MINNEAPOLIS (WCCO) — America’s economy is a two-sided coin. One side shows a resurging stock market. On the other, struggling small businesses trying to weather a pandemic and the restrictions that come with it.

WCCO spoke Tuesday with Neel Kashkari, president and CEO of the Federal Reserve Bank of Minneapolis.

“Ultimately, we have to get control of the virus in order to fully restore our economy,” Kashkari said.

He adds that economic restoration cannot happen until a COVID-19 vaccine is available. Based on his conversations with medical professionals like Dr. Michael Osterholm, infectious disease expert at the University of Minnesota, Kashkari said a vaccine won’t be available for another nine months to a year.

“Until we feel safe to go back out to restaurants, in a crowed restaurant, or movie theaters, or sporting event, the economy is not going to get back to normal. And that safety is only going to come when we all feel like it’s safe ourselves and for our families, and that’s why a vaccine is so important,” Kashkari said.

Surviving not just the virus, but its impact on job loss is another major hurdle for America. That’s why Kashkari believes a second stimulus package is needed, especially for the millions of people still unemployed. Many who are jobless worked in hospitality, restaurants and retail.

Tuesday, President Donald Trump said he wants negotiations on the HEROES Act — currently a $2.2 trillion stimulus package — to stop until after the election. Kashkari, along Federal Reserve Chair Jerome Powell, said it cannot wait any longer.

“If those folks who are out of work today can’t pay their bills, then this spirals. Then there’s a worse downturn for our economy. Then you have a lot more small businesses going bankrupt, you have banks facing big losses, then the downturn is much worse for all of us,” Kashkari said.

One sector that has thrived amidst the pandemic is the tech industry, with people working, living and attending school in a digital at-home world. Kashkari said it’s led to a surge on Wall Street, as those on main street wait for help.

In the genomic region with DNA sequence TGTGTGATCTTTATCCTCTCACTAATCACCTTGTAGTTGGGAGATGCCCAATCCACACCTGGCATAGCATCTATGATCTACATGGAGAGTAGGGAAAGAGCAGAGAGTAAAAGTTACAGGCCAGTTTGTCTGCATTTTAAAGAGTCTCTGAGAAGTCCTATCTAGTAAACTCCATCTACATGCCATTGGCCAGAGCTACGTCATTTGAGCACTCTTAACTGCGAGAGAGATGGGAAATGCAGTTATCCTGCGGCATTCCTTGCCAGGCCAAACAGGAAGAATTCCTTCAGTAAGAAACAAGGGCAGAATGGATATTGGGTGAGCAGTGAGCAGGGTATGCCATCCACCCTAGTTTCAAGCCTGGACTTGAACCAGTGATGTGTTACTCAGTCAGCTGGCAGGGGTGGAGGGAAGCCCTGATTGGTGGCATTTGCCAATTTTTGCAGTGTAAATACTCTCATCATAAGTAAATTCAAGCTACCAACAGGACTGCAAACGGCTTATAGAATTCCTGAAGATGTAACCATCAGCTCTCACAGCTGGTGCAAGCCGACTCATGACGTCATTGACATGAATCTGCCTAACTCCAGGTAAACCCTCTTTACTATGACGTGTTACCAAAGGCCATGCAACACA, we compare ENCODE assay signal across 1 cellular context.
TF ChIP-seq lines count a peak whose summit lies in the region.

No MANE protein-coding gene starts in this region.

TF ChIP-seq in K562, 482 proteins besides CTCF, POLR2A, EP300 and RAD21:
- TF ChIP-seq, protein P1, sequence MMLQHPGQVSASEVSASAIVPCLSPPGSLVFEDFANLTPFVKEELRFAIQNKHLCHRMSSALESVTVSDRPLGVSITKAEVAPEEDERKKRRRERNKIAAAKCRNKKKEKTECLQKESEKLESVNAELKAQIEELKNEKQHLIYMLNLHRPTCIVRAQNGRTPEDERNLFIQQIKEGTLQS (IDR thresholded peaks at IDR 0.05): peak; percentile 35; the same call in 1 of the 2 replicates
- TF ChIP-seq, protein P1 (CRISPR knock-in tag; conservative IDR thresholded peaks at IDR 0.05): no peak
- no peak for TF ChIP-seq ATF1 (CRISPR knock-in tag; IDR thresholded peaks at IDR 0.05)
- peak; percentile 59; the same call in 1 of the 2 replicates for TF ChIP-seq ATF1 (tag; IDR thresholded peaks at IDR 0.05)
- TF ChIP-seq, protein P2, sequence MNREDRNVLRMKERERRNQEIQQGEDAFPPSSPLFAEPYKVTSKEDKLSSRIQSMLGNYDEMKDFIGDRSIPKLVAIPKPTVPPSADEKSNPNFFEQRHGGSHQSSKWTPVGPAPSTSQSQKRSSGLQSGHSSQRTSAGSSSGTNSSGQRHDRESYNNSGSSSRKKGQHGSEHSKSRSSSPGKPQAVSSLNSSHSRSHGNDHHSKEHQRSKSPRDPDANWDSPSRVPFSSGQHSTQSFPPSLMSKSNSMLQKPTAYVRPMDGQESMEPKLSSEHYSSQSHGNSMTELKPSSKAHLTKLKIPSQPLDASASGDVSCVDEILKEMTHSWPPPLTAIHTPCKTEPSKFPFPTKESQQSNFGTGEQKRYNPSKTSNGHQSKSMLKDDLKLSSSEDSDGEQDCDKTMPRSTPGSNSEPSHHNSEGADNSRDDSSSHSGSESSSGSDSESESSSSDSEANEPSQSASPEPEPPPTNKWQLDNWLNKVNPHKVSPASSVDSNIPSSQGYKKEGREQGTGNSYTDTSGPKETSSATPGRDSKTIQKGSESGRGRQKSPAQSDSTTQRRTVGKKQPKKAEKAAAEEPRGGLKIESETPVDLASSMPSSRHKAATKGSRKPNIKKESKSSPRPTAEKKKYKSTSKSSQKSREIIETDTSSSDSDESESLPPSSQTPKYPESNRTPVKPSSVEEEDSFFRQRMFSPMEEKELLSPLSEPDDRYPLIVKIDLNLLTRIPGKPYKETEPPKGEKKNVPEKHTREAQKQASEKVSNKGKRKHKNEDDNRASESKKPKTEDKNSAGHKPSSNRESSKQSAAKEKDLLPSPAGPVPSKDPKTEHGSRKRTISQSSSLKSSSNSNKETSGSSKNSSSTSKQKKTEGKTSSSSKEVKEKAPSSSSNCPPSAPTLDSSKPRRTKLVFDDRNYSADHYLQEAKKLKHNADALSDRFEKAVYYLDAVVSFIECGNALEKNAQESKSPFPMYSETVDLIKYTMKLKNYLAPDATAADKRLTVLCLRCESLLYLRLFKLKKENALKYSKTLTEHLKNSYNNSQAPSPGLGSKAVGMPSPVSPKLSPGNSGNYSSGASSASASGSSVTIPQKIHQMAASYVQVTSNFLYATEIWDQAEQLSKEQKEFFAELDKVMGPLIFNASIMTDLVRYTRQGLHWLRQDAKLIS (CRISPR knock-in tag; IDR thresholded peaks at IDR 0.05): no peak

“That’s why you’re seeing this disconnect. So this, this downturn is deeply unfair. And the economy, in terms of who it’s affecting, and then of course the thousands, hundreds of thousands of Americans now who lost their lives, and the many more who’ve gotten sick, it’s just a deeply unfair crisis,” he said.

It’s a tough reality battling a deadly virus and its economic impact. But while America might be on the ropes, it’s not out of the fight.

“Make your voice heard to your elected leaders on the challenges that you’re facing,” Kashkari said. “The more Americans speak out, the more likely that the American people will be heard, and then our elected representatives will take the actions to support them.”

Wednesday at noon, Kashkari and the presidents of the Federal Reserve Banks in Boston and Atlanta will take part in a virtual web series addressing systemic racism and its impact on the economy. It will feature nationally-recognized experts from the education and business sectors who will be “exploring context and actions to address systemic racism in employment, housing, education, criminal justice, and other topics.” Click here for more information on the web series.

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Jeff Wagner

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